"If you look at the data and you understand market structure, and trading more importantly, we can see where the levels were getting hit, what was going on and when," Burrill said. He also checked to see if this was part of an equity-linked trade with derivatives. "There was nothing form a put-call perspective," he said. "Somebody pulled the trigger. Somebody wanted out of the stock."

But, for such a significant move to occur in Apple so quickly, block trading was apparently involved. Burrill's analysis uncovered that 17.6% of the volume was executed in block trades. A block is usually defined as 10,000 shares or $200,000 in value. "If we just focus on the volume size criteria of 10,000 shares, we see an average block size of 16,460 shares." Based on Rosenblatt's definition of blocks, the total average volume in Apple was 3,853 shares. The average trade size was 244 shares.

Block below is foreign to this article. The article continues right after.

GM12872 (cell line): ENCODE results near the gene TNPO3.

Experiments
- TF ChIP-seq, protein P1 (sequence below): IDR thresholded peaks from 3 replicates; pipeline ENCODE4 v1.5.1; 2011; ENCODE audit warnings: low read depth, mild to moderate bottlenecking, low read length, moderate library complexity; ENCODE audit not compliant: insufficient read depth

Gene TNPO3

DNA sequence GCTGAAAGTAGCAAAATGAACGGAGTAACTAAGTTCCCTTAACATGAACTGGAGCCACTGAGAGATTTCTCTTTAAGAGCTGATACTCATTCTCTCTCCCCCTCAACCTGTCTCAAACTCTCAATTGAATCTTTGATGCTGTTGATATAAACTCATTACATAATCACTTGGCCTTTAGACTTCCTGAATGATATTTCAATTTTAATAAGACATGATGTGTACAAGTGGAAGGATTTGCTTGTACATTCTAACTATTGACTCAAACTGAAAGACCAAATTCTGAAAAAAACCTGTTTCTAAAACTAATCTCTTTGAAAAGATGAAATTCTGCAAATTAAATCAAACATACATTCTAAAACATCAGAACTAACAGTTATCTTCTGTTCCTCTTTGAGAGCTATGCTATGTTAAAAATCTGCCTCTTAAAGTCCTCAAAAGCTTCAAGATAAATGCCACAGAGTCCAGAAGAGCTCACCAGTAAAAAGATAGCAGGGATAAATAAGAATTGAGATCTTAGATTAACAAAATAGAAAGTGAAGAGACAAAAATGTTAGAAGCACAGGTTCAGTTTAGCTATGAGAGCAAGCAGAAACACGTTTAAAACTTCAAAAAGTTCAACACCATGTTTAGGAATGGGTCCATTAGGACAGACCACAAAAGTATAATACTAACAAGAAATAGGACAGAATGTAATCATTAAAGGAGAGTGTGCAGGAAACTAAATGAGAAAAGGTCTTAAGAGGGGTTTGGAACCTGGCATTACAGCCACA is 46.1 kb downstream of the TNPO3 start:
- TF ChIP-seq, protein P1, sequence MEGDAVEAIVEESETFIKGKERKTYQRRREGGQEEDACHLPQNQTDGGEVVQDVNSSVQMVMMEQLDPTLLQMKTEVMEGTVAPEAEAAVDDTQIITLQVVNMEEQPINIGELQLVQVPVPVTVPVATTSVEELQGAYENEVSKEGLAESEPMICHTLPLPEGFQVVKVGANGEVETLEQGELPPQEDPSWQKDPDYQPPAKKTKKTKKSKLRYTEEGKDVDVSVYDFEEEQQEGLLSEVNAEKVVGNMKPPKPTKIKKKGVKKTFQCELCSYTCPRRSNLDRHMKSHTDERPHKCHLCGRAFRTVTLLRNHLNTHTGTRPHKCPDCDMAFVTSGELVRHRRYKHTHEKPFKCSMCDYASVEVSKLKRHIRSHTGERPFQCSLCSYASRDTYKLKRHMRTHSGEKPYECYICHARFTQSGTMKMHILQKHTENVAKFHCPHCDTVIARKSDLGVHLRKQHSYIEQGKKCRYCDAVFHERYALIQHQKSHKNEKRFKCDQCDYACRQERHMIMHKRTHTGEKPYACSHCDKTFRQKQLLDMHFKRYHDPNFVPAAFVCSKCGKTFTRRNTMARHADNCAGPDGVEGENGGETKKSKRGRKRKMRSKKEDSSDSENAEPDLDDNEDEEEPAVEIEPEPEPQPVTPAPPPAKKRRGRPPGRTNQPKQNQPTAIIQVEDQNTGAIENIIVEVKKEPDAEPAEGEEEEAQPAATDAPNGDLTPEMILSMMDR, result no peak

Rosenblatt's analysis also reveals that 70% of the trades were reported to the trade reporting facilities (TRFs), which suggests that most of the volume was executed in dark pools, ATSs, ECNs, and internalizers. On average, about 40% of Apple's trading does occur in dark pools anyway, Burrill said. Among the exchanges, Nasdaq handled 17% of the volume on the first dip, 11% on the second, and 23% on the third. BATS' EDGX executed 7% of the first dip, 16% of the second, and 3% of the third, according to Rosenblatt's chart.

"The bottom line is I wouldn't call this a flash crash," Burrill said. "This is somebody that wanted out of a position and other programs piled on and affected the trade. But there wasn't a nefarious trade."